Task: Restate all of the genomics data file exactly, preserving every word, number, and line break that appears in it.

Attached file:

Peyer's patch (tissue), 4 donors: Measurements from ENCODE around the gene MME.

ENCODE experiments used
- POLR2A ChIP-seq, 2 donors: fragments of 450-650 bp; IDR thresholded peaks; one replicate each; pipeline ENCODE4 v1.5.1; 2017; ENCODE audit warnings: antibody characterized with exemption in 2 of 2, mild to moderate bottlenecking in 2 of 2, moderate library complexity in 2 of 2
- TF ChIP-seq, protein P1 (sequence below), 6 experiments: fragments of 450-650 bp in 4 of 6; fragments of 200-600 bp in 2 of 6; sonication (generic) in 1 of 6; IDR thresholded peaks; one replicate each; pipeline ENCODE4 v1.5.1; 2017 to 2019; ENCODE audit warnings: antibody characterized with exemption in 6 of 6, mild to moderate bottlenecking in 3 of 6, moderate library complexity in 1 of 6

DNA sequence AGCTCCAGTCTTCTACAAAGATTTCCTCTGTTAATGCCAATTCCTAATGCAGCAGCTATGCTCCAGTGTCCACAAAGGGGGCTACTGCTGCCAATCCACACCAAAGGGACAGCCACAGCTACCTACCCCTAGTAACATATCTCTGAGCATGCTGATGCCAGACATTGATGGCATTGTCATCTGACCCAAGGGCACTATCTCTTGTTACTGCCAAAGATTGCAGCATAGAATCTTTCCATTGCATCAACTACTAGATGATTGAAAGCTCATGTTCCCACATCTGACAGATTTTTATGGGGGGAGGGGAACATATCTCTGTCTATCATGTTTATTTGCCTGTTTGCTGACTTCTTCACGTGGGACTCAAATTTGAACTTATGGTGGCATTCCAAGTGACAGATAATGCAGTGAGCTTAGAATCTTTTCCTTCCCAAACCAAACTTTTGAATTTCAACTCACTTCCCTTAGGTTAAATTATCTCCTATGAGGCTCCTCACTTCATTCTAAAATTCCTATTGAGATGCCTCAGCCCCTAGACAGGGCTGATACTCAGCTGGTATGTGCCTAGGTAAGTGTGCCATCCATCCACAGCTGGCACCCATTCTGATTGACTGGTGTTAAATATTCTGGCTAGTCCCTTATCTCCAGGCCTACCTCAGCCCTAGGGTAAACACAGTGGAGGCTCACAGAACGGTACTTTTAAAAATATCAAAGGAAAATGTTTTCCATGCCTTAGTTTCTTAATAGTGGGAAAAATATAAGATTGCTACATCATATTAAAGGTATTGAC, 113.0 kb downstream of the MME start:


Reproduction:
Peyer's patch (tissue), 4 donors: Measurements from ENCODE around the gene MME.

ENCODE experiments used
- POLR2A ChIP-seq, 2 donors: fragments of 450-650 bp; IDR thresholded peaks; one replicate each; pipeline ENCODE4 v1.5.1; 2017; ENCODE audit warnings: antibody characterized with exemption in 2 of 2, mild to moderate bottlenecking in 2 of 2, moderate library complexity in 2 of 2
- TF ChIP-seq, protein P1 (sequence below), 6 experiments: fragments of 450-650 bp in 4 of 6; fragments of 200-600 bp in 2 of 6; sonication (generic) in 1 of 6; IDR thresholded peaks; one replicate each; pipeline ENCODE4 v1.5.1; 2017 to 2019; ENCODE audit warnings: antibody characterized with exemption in 6 of 6, mild to moderate bottlenecking in 3 of 6, moderate library complexity in 1 of 6

DNA sequence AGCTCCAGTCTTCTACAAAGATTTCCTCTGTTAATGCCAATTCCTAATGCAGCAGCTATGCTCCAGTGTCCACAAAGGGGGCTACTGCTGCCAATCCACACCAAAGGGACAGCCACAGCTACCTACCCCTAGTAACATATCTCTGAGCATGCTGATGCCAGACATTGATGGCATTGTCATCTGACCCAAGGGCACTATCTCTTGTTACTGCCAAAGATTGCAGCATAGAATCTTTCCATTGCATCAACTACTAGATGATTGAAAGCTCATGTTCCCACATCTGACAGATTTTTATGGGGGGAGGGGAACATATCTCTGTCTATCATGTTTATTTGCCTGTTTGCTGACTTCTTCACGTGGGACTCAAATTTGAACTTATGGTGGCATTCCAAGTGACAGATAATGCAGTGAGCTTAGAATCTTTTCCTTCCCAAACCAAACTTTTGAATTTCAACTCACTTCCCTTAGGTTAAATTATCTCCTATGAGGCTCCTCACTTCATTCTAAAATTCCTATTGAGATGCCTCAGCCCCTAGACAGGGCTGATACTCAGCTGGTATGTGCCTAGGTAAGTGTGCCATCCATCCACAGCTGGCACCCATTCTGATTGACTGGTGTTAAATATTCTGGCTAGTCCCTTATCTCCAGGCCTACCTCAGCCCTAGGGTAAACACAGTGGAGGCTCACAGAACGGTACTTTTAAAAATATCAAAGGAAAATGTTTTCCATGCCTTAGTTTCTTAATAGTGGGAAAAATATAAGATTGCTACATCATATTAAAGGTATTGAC, 113.0 kb downstream of the MME start: